The Economy of Modern Israel: Malaise and Promise
Hardcover (September 1993) University of Chicago Press;
The book covers the entire economic history of the state, focusing on links between Israel's
economic growth, its integration into world markets, its tax and welfare systems, and the
political conflicts in the Middle East. It presents the first detailed economic analysis of the
Palestinian uprising, showing how the unrest has led to a fall in Arab employment in Israel and
serious economic loss to the occupied territories with some loss to Israel. The book also
examines how the uprising has affected Israel's financial standing internationally and the
inflow of foreign aid. The book, written at the very start of the waves of immigration from the
former Soviet Union, see the long run promise for Israel's economy, despite the initial
difficulties in absorbing the immigrants. The book flashes out the coexistence of a flourishing
and highly competitive private sector with a relatively large public sector, which is undergoing
privatization; and a tax structure that encourages long- term saving and business growth. By
examining the interplay between the exchange rate, interest rates, and monetary and
policies, the book investigates the possibilities for renewed growth and concludes,
anti-inflation at the point of time it was completed, 1991, before the Oslo agreement and the peace with
Jordan, that the future of Israel's economy crucially depends on serious efforts to secure
peace in the Middle East.
11. Assaf Razin and Efraim Sadka
Population Economics (January 1995)
In the book we analyze two family education -fertility regimes which we refer to as “children as capital
goods” and “children as consumption goods”, respectively. The as “children as capital goods” regime
means that parents treat their children as a “capital good” , bringing them up and investing in them with the
goal that the children when they grow up will take care of their parents who reach an old age. This is a
good model to analyze fertility choices in traditional economies (especially rural economies) where the
representative household has no good access to financial market in order to save for old age. Social
so-called security and public education do not exist. In the “children as consumption goods” regime financial
markets are well developed and the government provides old age social security. Fertility decision is based
on altruistic and kinship motives, predominantly. Parents, who are caring for the welfare of their children,
bring out fewer children, but invest more in the education of each one of them. Children in this regime are
costly, because of the high level of education invested in them.
12. Gian Maria Milesi- Ferretti and Assaf Razin
Current- Account Sustainability
(Princeton Studies in International Finance, No 81)
(November 1996) Princeton University, International Finance Section;
Two key questions that arise in macroeconomic policy analysis are whether a given level of the
current account deficit is "appropriate" or "excessive," and whether the current account balance is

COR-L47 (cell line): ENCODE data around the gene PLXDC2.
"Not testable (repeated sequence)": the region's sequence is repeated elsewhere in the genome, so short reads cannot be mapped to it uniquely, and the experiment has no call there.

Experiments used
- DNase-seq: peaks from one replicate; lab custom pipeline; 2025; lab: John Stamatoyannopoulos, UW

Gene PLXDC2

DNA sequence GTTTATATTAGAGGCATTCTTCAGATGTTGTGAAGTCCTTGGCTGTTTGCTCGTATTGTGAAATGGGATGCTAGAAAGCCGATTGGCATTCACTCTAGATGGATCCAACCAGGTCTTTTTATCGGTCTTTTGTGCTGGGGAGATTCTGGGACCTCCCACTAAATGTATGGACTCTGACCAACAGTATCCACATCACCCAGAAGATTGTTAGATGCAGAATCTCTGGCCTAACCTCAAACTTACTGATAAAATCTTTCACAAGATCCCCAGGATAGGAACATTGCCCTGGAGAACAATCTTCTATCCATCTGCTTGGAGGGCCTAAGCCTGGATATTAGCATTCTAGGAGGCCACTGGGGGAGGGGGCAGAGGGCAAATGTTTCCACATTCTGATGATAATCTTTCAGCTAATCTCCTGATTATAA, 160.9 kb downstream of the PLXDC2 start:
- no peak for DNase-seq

sustainable. 1 Researchers who try to quantify these concepts face several difficulties. Establishing
whether a given level of the current account is excessive requires a model or a framework that can
determine what the "optimal" or "appropriate" level of the current account is— clearly not an easy
task. Defining current account sustainability is also a difficult endeavor: the current account is the
quintessential endogenous variable, and it is determined not just by public policy but also by private
agents' saving and investment decisions. Therefore, automatically extrapolating the current level of
this variable into the future, in order to assess whether a country will be able to service its liabilities
and/ or secure access to external financing for future liabilities, is an exercise fraught with
uncertainties. Notwithstanding the difficulties highlighted above, a substantial portion of research at
the IMF on the current account has indeed focused on these two related questions of "optimal"
levels and sustainability. Some other papers have instead studied current account determinants and
responses to shocks in both industrial and developing countries. A literature review of the two
research approaches is presented below.
13. Jacob Frenkel and Assaf Razin,
Fiscal Policies and Growth in the World Economy
2nd edition (1992) MIT Press
Third Edition, with the cooperation of Chi- Wa Yuen (October 1992)
14. Assaf Razin and Efraim Sadka
Labor, Capital, and Finance: International Flows
Cambridge University Press, Paperback (September, 2001)
Chinese edition 2003
15. Assaf Razin, and Efraim Sadka,
THE DECLINE OF THE WELFARE STATE: POLITICAL ECONOMICS OF DEMOGRAPHY AND
MIT Press, 2005.
In the coming decades, the population of the industrialized world is
forecast to age dramatically. In the European Union, before the 2004
enlargement, old- age dependency, defined as the ratio of the population aged 60
and older to those between ages 15 and 59, is projected to rise from 35 percent in
2000 to 66 percent, in 2050. Within the European Union, aging is expected to be
most pronounced in Germany, Italy and Spain, where this ratio is forecast to rise
to 71, 76 and 81 percent, respectively, by 2050. Aging trends are almost as severe
in Japan, where old- age dependency is forecast to rise from 36 to 70
percent over the same period. In comparison, the projected population trends in
the United States look almost benign. The Census Bureau currently forecasts
that the old- age dependency ratio will reach 47 percent in 2050, up from 27
percent in 2000. The aging of the population has far- reaching implications for
national pension systems. In the continental Europe, most state pension systems
are unfunded (pay- as- you- go systems) and the benefits are quite generous. This
will necessitate a sharp rise in taxes if benefits are maintained largely intact.
The O. E. C. D. predicts that France, for example, will have to spend 33 percent
more as a share of gross domestic product than it does now.
Similarly, the widespread low- skill migration also puts a strain on the
public finance soundedness of the welfare state. Being relatively low earners,
migrants are typically net beneficiaries of the welfare state, that is, they are
expected to receive benefits in excess of the taxes (contributions) they pay.
16. Assaf Razin and Efraim Sadka
Foreign Direct Investment:
Analysis of Aggregate Flows
Princeton University Press, October 2007
The traditional portrayal of international capital flows is hardly
reminiscent of the FDI flows among developed countries, which are much
larger that those from developed to developing countries. Although net ag-
gregate FDI flows from, or to, a developed country is typically small, the
gross flows are quite large. Flows among the developed countries mainly seem to
the ownership of productive assets, moving them to owners who want them